The term hygiene factor is a term widely used in the field of business management. It is related to the study of motivation and job satisfaction in the workplace. Although coined several decades ago, hygiene factors remain part of an integral management theory still used today.
The term hygiene factor was coined by Fredrick Herzberg in the 1950s. Herzberg was a management theorist who studied factors affecting job satisfaction in the workplace. Herzberg conducted a study near Pittsburg, Pennsylvania that incorporated several interviews with engineers and accountants. During the interviews, Herzberg asked the engineers and accountants to identify certain sequences of events that affected their job satisfaction, whether positively or negatively. Herzberg then divided these sequences, which he called “thought units,” into two main categories: motivation factors and hygiene factors.
Factors that affected job satisfaction in a positive manner are classified as motivation factors. These include achievement, recognition, responsibility and advancement. Factors that affected job satisfaction in a negative manner are classified as hygiene factors. These include working conditions, company policies, relations with coworkers and pay.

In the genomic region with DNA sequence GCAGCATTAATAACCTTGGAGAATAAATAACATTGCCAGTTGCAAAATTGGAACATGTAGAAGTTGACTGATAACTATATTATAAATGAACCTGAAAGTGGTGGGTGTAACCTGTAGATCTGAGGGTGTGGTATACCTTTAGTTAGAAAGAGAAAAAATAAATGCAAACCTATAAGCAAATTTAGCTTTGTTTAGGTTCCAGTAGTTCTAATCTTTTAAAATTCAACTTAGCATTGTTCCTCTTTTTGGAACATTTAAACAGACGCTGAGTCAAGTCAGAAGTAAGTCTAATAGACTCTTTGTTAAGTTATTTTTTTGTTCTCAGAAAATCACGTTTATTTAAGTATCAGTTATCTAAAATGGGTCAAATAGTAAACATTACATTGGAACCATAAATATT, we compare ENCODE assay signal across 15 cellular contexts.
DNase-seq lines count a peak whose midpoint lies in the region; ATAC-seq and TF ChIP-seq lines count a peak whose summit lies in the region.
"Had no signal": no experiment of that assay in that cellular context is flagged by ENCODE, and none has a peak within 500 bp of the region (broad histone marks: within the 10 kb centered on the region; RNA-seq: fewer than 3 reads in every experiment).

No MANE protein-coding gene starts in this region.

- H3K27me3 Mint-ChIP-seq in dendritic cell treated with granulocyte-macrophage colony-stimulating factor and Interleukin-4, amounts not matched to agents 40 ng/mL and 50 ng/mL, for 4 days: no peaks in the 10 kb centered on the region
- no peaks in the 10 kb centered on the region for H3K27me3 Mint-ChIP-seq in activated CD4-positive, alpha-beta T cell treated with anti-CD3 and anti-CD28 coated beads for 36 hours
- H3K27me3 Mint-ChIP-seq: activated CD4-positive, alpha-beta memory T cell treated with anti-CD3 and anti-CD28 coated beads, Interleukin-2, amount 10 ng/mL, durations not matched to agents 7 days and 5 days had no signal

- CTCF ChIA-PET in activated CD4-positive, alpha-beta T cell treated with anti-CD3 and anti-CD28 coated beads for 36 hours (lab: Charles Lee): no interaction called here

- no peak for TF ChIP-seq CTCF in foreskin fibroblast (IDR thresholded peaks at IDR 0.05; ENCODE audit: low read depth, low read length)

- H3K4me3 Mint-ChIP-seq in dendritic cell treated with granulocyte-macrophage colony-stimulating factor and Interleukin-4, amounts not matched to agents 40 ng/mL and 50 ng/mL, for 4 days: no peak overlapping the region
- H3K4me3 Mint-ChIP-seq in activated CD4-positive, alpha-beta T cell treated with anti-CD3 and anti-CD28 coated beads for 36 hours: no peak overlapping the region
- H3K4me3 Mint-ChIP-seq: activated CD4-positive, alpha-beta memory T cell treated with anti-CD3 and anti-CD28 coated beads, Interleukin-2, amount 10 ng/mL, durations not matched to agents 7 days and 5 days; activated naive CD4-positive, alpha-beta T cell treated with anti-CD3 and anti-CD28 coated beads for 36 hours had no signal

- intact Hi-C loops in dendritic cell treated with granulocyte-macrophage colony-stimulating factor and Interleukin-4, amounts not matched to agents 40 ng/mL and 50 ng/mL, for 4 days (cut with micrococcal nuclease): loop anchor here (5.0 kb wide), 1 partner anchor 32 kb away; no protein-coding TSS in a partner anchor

Hierarchy of Needs
Herzberg’s theories on hygiene factors correlated with those of another significant management theorist, known as Abraham Maslow. Abraham Maslow created what is known as the Hierarchy of Needs, several factors that he believed most affected job motivation. The Hierarchy of Needs is divided into five tiers: physiological needs, social needs, safety needs, esteem needs, and self-actualization. Those that comprise the bottom three tiers (physiological needs, social needs, and safety needs) are classified as hygiene factors.
According to Herzberg, “motivation factors are related to what people do on the job while hygiene factors are related to the context or environment in which they do their job.” As a result, hygiene factors do not necessarily increase job satisfaction. Hygiene factors are more concerned with the state of the workplace than those who work in it. They are important, but not necessarily imperative, to maintaining an employee’s desire to continue working.
Managers and businessmen alike utilize Herzberg’s theory on motivation factors and hygiene factors to evaluate performance in the workplace. In order to create an optimum workplace, managers ensure that hygiene factors such as security and cleanliness are present. They then attempt to increase the level of positive motivation factors, such as employee recognition. If employee motivation is low, a good manager will attempt to increase motivation factors instead of hygiene factors. For example, a good manager will attempt to increase his employee's sense of achievement before his employee's pay rate.
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